A few weeks ago, we discussed what SEO, or search engine optimization is. Today, we are going to discuss how you can improve your SEO and attract more visitors to your website using one of the main components of SEO, relevance. Because, as we all know, a pretty website does no good if no one can find it!
If you remember, there are three main components that search engines use when someone types a query in the search bar. They are relevance, usability and authority. The first aspect of SEO that we will cover is relevance.
What is relevance? The answer is simple. It is finding a web page with the right words. Relevance is why you don’t get information about penquins when you ask Google what the best restaurant is in your neighborhood. Penguins are irrelevant to your question. In order to ensure that your potential visitors are finding your site, you want to make sure that you are using the correct keywords. Your keywords need to be relevant to what your website is all about.
There are some amazing tools available to help you find keywords that fit your organization. For instance, say we wanted to open an online shoe store. One keyword would be shoes. But, if someone typed in shoes as a query, he or she would not get your particular website. Instead, we can use a tool, like Keyword Explorer, from Moz, to help us determine additional and more specific keywords.
Using Moz’s tool, here is a list of addional keywords:
- shoe stores near me
- online shoe store
- shoe stores in the mall
- men’s shoe stores
- women’s shoe stores
- shoe stores near my location
- shoe shop
These are just a few examples of different keywords that can be incorporated into our fictional website to better guide potential customers to our site. The more specific you are with keywords, the better. Taking the example above, selling shoes online is a pretty broad category, which is fine. But, let’s say you sell not just any shoes, but men’s blue suede shoes. Your keywords should be “men’s blue suede shoes”.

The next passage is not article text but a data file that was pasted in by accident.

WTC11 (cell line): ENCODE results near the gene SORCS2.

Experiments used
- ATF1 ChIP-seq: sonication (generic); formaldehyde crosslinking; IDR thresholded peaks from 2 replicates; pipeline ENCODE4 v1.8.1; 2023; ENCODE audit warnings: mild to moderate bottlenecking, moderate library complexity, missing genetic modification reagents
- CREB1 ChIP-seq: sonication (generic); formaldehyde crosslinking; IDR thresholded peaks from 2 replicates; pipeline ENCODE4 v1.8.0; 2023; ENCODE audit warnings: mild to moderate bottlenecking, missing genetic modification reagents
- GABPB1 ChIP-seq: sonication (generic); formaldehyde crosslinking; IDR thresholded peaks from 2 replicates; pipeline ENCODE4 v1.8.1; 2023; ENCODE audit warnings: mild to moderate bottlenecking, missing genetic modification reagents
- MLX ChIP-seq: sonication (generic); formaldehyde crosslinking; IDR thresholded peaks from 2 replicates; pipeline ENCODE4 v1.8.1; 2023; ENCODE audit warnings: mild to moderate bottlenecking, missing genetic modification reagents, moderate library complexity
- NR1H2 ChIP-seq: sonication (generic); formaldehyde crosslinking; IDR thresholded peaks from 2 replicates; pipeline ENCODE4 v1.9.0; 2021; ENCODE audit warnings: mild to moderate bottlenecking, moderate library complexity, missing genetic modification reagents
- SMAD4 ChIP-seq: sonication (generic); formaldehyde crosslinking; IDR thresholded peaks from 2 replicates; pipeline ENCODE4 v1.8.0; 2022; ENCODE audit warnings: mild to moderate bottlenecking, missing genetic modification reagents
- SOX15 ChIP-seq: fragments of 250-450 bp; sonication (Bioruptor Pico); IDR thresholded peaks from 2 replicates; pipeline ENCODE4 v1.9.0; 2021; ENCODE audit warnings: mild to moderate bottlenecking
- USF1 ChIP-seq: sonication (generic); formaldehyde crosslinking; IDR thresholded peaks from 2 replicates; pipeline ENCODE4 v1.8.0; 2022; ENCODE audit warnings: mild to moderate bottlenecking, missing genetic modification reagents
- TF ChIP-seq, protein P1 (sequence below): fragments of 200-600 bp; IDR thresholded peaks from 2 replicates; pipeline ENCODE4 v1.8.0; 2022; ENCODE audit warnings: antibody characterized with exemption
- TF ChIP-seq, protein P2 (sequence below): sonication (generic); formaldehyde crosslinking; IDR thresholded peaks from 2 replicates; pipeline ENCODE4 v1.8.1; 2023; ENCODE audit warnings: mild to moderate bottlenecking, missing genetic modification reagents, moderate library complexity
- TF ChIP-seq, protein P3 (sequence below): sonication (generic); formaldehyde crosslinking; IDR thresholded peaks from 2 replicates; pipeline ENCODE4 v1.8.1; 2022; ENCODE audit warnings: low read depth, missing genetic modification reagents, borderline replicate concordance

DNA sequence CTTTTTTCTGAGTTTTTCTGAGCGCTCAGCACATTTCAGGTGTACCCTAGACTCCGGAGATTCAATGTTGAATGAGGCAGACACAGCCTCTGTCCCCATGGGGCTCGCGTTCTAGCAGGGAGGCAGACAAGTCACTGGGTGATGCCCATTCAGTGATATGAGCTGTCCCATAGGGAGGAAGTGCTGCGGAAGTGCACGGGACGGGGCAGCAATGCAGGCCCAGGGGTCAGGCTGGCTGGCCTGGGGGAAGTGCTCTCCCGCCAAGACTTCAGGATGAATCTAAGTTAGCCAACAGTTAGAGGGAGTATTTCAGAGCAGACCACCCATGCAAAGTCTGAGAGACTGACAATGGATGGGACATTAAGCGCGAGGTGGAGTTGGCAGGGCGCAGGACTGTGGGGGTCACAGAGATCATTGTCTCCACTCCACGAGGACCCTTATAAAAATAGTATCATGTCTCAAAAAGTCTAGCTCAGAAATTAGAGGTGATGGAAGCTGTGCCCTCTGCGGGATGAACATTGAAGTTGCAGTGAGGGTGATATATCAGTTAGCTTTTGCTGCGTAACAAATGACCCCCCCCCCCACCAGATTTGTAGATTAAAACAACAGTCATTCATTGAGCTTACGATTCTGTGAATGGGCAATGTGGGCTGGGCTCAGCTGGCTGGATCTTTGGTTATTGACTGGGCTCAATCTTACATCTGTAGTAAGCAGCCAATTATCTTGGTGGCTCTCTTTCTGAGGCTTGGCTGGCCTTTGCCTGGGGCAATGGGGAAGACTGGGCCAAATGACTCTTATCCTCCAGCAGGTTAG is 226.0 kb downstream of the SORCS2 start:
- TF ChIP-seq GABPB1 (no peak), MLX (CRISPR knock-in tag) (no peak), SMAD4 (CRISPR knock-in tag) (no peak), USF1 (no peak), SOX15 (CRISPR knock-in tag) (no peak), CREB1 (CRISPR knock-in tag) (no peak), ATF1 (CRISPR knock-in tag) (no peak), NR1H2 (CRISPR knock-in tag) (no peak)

Please note, you do NOT, want to stuff your website with keywords. Placing keywords throughout your website, does not help SEO, it actually hurts it by penalizing your website when it comes to search queries. Keyword stuffed websites become irrelevant, not relevant. Placing the word “shoes” too many times on your site will make Google (or other search engines) read your site as spammy. Quality content (or authority) is so important that it is another component of SEO that we will cover in the future. For the time being, know that your content needs to be authentic, not stuffed with spammy keywords in an attempt to gain more traffic.
There are a few places which you will want to place your keywords for best results:
- Site Title (aka Title Tag). Your site title can be found under settings and then general. In this area, you can enter not only the name of your website, but a keyword or two to describe your website. Take a look at the blue field in the New York Times site title. Instead of just stating New York Times, there is a dash with a site description behind it. This is your title tag.
- Page Description (aka Meta Description): Below the New York Times title is a brief description of the site. This one is a bit tricky. Although having keywords in the description doesn’t affect rankings, it can influence clicks.
- Post Names. By default, WordPress gives your posts weird names like www.nashcreative.co/1294949. Instead, you want to change this (once again, this can be found in settings and then permalink). Instead of the default setting, chose Post Name. Google is better able to tell what your post is about.